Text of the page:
A number of years ago, after years of shooting exclusively digital, I felt like I needed to slow down as a photographer. I wanted to trade, at least occasionally, the ease, precision and instant gratification of digital photography for something that required me to spend more time with the subject – to really immerse myself in the meaning and composition of each frame.
I was missing the mystery of photography, the magic that happens in the box. I wanted to put some of the guesswork and intuition back into my image making. This led me to the pinhole camera.
To shoot with a pinhole camera is, quite literally, to get back to basics.
What I did not anticipate is that stripping back to this most basic method of shooting would somehow yield images that also seemed more elemental…
I soon realized these simple cameras had an uncanny and remarkable capability of depicting and rendering landscapes. The cameras somehow looked deeper into the subjects and I actually found myself experiencing these landscapes and the photographic process in a deeper way. For instance, after working with the cameras over time the handicap of having no viewfinder to compose with actually became a blessing. I began to experience the entire landscape, walking into the compositions and then carefully positioning the camera to make the photographs; the process unhurried and deliberate.
The pinhole camera has no “lens” per se. The tiny fixed aperture creates a soft infinite focal plane – a canvas where details are obscured allowing the “feeling”of the landscape to come through. The pinhole seems to capture the very essence of the subject.
This I believe is due to the rudimentary mechanics of the pinhole camera. The tiny pinhole of light simply enters the camera and is captured directly onto large format sheet film creating the image. This minuscule amount of light entering the camera requires long exposure times; the wind blows, rivers flow, the clouds move, the earth rotates…taken over time each image is sort of a living record of a moment in time.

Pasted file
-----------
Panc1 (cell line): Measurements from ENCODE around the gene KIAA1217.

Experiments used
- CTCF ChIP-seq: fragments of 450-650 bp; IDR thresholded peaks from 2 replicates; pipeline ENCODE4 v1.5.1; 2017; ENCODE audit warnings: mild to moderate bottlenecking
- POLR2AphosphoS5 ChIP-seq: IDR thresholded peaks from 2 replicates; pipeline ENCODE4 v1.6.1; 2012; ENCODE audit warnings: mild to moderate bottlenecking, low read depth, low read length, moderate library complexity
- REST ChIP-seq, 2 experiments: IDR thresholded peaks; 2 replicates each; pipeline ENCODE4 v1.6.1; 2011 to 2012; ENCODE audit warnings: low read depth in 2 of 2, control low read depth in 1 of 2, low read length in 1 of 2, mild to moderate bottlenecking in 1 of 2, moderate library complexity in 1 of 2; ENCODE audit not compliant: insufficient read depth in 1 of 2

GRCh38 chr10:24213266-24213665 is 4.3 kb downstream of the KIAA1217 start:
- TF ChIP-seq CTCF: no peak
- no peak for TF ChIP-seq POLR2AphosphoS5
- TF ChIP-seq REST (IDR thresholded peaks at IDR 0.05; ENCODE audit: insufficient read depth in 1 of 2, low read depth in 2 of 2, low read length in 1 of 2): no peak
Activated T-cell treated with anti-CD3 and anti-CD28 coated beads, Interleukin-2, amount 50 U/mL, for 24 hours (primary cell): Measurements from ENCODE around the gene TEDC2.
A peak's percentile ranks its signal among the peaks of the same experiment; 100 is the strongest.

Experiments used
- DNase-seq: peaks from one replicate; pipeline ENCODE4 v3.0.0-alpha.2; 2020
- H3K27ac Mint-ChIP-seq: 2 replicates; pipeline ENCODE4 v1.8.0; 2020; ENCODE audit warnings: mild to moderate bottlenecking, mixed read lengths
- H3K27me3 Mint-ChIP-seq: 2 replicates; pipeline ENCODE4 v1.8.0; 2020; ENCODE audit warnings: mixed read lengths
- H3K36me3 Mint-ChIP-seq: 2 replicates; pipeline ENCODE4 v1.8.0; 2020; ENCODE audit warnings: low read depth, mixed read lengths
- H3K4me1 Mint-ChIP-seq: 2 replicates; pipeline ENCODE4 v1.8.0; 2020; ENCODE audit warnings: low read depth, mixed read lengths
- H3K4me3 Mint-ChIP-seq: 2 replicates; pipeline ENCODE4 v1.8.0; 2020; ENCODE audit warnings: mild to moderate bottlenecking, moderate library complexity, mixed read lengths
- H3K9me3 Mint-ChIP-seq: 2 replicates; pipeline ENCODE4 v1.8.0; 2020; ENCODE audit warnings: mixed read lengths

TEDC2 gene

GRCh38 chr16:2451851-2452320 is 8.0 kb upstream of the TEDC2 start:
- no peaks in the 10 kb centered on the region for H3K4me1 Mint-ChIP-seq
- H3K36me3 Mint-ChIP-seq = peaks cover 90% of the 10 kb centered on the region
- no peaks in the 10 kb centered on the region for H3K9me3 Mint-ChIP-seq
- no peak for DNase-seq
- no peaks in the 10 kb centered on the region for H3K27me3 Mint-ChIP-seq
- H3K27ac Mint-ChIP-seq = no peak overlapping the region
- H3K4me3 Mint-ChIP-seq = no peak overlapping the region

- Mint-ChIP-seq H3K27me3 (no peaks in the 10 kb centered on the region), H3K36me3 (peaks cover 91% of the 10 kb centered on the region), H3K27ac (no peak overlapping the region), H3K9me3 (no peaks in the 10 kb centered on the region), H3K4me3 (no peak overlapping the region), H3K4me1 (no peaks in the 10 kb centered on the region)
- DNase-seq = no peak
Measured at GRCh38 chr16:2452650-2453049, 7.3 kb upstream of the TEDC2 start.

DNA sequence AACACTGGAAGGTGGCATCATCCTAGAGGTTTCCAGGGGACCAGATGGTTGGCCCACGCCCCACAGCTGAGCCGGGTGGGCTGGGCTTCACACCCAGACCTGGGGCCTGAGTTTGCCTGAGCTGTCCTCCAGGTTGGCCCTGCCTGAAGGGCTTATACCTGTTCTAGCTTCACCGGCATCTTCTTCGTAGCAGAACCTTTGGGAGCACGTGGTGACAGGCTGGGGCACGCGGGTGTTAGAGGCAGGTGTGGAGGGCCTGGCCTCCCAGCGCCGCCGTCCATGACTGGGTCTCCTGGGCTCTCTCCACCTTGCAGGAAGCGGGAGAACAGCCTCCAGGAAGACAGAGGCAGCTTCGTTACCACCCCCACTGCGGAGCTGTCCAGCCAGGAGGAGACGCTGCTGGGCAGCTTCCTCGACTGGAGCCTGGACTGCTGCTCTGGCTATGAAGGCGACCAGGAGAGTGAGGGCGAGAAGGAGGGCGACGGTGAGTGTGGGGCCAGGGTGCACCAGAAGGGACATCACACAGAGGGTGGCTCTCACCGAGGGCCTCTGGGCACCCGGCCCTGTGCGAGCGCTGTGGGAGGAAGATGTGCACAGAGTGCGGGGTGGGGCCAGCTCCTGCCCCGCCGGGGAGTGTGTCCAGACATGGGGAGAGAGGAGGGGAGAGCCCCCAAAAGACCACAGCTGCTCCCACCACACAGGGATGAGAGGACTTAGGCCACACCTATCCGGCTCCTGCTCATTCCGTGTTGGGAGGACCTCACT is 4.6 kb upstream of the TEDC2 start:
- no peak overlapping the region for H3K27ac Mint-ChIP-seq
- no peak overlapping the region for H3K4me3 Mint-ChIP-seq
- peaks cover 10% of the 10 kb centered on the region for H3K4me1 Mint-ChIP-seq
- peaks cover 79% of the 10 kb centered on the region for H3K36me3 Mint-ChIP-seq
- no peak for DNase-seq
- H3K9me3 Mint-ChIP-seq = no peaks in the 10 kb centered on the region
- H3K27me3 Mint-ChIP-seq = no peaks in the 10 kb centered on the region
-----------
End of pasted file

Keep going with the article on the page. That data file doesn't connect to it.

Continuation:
Where digital photography is like good non-fiction, sharp and detailed, pinhole photography somehow has the profound emotional honesty, the subjective truth of a great novel. Each image carries with it a story, or many different stories.
In addition to this I’ve found that the soft quality of the pinhole photograph itself encourages the viewer to linger on the images. While viewing the image the observer inadvertently fills out the blurred information with his or her own memories and experiences unconsciously becoming a participant in each image they encounter.
These discoveries with the pinhole camera happen to coincided with a subject that had been an interest of mine since childhood, the American Civil War. In 2009 as the 150th anniversary of the war approached I began to read exclusively on this subject and inadvertently tumbled down the “rabbit hole” of Civil War History. My only desire after reading a small library’s worth of this material was to visit the wars’ battlefields. And, I would bring the pinhole camera.
Civil War Pinhole Project
The photographic journey began in July 2011 on the Battlefield at Manassas, Virginia, where, after spending a couple of days photographing the battlefield, I struck up a conversation with some living historians. The small group of confederate reenactors were participating in battlefield programs for the National Parks Service. I decided to take a photo of these gentlemen and upon my return home, looking over the film, I realized that photo of these reenactors did something that I hadn’t noticed before.
When working with the pinhole camera over the years I tended to avoid portraits. I was never happy with the way the camera rendered people. But the soldier-actors because they were in uniform completely changed my perspective on this. Their uniforms brought a cohesion to the image and the slightly blurred, soft focus quality of the pinhole camera made the reenactors seem anonymous in a sense, rendering them as “every soldier” – This image also introduced period characters into the 19th century landscape I was marveling at… the Battlefield at Manassas seemed to come alive.